MEDIA ADVISORY: Heartland Institute Expert Testifying on Proposed Welfare Reforms in Wisconsin
“Far too often, welfare programs create dependency on government rather than help people seek long-term self-sufficiency.” - John Nothdurft
ARLINGTON HEIGHTS, IL (January 31, 2018) – The Heartland Institute’s Government Relations Director John Nothdurft will testify today at a Joint Public Hearing of the Wisconsin Senate Committee on Public Benefits, Licensing and State-Federal Relations and the Assembly Committee on Public Benefit Wednesday, January 31, 2018 at 12:00 p.m. in Room 412 East, State Capitol. The hearing will cover Gov. Scott Walker’s (R) recent “Wisconsin Works for Everyone” announcement, calling for a special session on welfare reform.
In this announcement, Gov. Walker called to comprehensively overhaul Wisconsin’s welfare programs, such as FoodShare Wisconsin and FoodShare Employment and Training. Reforms would include work requirements, asset testing, photo IDs, and incentivizing businesses to expand training.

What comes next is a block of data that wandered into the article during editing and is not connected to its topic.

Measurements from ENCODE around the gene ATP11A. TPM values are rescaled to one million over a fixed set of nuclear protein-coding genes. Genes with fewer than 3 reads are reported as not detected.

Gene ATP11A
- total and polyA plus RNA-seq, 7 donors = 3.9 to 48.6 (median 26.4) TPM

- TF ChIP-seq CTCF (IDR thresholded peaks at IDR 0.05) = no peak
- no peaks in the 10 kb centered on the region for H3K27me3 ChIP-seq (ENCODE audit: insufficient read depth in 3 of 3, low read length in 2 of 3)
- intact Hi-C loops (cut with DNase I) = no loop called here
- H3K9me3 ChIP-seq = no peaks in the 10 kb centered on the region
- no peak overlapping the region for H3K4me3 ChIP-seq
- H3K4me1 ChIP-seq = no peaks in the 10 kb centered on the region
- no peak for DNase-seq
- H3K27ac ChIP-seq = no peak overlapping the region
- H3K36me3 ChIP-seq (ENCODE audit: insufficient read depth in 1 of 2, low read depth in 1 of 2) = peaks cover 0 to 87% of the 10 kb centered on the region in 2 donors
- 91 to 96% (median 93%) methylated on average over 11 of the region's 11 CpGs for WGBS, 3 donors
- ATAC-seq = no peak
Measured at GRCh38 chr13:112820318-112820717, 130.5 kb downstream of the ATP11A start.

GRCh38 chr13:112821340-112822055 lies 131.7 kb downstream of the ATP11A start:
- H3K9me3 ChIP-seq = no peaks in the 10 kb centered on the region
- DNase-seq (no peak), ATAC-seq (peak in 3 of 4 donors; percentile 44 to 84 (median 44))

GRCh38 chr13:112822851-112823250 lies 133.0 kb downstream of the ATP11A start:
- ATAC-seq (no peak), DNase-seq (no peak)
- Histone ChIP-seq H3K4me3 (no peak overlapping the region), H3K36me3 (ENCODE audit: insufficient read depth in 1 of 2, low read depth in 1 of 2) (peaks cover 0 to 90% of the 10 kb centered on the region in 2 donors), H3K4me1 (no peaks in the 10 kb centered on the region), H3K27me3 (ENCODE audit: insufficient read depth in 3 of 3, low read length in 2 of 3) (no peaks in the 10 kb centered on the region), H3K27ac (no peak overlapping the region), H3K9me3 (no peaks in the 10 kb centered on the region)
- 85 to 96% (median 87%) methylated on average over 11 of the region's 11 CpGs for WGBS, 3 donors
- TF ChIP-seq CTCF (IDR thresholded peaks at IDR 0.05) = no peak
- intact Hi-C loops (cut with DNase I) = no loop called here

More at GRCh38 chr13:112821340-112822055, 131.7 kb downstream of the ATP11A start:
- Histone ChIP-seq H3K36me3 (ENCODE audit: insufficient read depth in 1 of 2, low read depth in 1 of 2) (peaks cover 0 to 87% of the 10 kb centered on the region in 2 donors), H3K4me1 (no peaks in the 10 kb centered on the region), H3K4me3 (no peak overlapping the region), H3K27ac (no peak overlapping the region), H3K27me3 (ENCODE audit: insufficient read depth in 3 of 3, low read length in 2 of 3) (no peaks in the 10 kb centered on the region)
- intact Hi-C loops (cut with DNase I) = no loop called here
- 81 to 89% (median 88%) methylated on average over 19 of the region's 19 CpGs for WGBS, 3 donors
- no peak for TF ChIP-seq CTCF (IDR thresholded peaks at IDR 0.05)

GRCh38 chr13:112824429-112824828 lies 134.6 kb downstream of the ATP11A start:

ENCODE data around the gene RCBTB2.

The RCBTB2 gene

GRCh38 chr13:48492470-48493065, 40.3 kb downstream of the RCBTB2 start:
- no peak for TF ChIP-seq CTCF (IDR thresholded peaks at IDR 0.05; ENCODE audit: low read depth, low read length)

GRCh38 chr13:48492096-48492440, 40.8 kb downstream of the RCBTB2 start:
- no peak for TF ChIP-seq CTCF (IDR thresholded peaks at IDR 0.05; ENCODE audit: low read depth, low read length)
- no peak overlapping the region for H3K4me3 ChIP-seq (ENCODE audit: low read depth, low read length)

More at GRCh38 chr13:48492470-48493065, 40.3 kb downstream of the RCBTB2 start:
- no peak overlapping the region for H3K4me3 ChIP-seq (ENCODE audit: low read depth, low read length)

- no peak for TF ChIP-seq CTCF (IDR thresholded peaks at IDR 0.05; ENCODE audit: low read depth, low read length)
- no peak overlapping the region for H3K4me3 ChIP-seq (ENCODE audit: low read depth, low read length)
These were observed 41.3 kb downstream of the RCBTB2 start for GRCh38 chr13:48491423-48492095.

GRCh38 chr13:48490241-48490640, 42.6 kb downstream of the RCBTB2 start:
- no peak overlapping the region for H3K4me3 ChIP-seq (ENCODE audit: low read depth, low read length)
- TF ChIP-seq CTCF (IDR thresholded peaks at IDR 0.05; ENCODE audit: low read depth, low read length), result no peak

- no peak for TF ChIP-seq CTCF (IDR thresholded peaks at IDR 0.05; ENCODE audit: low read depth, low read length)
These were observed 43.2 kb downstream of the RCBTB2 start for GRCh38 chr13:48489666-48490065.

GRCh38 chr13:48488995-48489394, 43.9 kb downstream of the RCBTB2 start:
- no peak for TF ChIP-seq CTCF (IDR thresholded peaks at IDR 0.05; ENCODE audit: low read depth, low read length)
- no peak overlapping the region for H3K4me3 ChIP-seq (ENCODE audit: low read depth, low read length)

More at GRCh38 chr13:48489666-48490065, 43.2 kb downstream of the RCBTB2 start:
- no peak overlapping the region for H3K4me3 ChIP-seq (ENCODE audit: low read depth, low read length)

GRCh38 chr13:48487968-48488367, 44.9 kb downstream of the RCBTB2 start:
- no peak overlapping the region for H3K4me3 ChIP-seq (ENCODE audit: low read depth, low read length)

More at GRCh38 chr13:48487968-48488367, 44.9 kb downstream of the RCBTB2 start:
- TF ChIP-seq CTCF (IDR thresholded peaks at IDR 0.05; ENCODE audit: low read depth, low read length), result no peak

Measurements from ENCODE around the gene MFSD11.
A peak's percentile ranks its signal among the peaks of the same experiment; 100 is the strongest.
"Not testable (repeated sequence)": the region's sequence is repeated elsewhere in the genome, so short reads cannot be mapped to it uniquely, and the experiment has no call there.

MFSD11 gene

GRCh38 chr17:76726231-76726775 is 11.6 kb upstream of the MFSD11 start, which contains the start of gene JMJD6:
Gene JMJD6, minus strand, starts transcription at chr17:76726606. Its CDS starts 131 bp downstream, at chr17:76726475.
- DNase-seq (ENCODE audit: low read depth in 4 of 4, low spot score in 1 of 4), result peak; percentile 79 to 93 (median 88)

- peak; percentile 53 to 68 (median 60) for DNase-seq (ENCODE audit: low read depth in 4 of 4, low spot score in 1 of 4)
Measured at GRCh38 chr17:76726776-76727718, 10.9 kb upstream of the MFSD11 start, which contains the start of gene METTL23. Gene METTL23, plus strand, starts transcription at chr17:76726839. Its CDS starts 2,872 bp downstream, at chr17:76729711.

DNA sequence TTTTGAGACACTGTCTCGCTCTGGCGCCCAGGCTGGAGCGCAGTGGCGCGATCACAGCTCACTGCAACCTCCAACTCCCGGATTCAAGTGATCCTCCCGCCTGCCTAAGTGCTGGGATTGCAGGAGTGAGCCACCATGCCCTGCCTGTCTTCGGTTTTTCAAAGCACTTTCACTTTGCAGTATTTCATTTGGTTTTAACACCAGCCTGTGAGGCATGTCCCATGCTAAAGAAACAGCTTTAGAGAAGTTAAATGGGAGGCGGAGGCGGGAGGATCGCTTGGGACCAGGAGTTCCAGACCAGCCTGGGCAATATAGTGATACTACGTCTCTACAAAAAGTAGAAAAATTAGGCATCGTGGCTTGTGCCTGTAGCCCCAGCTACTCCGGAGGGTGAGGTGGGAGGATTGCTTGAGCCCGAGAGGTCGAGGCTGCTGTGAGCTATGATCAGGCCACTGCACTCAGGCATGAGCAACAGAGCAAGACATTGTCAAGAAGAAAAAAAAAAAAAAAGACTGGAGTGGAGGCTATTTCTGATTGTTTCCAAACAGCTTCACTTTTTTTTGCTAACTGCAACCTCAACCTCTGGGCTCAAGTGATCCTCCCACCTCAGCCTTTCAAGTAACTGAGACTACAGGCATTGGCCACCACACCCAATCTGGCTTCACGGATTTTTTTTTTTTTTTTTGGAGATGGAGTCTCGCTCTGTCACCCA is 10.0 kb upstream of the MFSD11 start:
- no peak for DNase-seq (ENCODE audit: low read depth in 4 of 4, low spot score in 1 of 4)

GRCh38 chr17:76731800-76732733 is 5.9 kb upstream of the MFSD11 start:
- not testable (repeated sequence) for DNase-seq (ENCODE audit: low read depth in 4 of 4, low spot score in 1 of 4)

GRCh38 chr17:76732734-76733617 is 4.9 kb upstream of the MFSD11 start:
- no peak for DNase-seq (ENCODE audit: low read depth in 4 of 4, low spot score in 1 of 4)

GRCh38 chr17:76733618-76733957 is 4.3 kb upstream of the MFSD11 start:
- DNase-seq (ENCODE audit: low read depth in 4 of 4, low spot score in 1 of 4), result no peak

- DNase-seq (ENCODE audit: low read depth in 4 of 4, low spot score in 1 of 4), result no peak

The following statement from Nothdurft’s testimony may be used for attribution. For more comments, refer to the contact information below. To book Nothdurft, or any other Heartland guest on your program, please contact Media Specialist Billy Aouste at firstname.lastname@example.org and 312/377-4000 or (cell) 847/445-7554.
“The challenge of welfare reform is creating a safety net that truly and effectively helps to lift people out of poverty without creating incentives for dependency on government aid. Welfare programs must provide temporary or supplemental assistance while encouraging work and independence, and programs are only successful if they give recipients the tools and motivation needed to live a financially self-sufficient life. Simply alleviating material poverty isn’t enough. Far too often, welfare programs create dependency on government rather than help people seek long-term self-sufficiency.
“The reforms implemented in Wisconsin in the 1990s helped to prove the effectiveness of work requirements and served as a template for the bipartisan Welfare Reform Act of 1996, which passed by a Republican-led Congress and signed into law by President Bill Clinton.
“The proposals offered here today would build on the successes Wisconsin has achieved in the past and would be a comprehensive and effective approach toward reducing government dependency, combating welfare fraud, and encouraging self-sufficency.”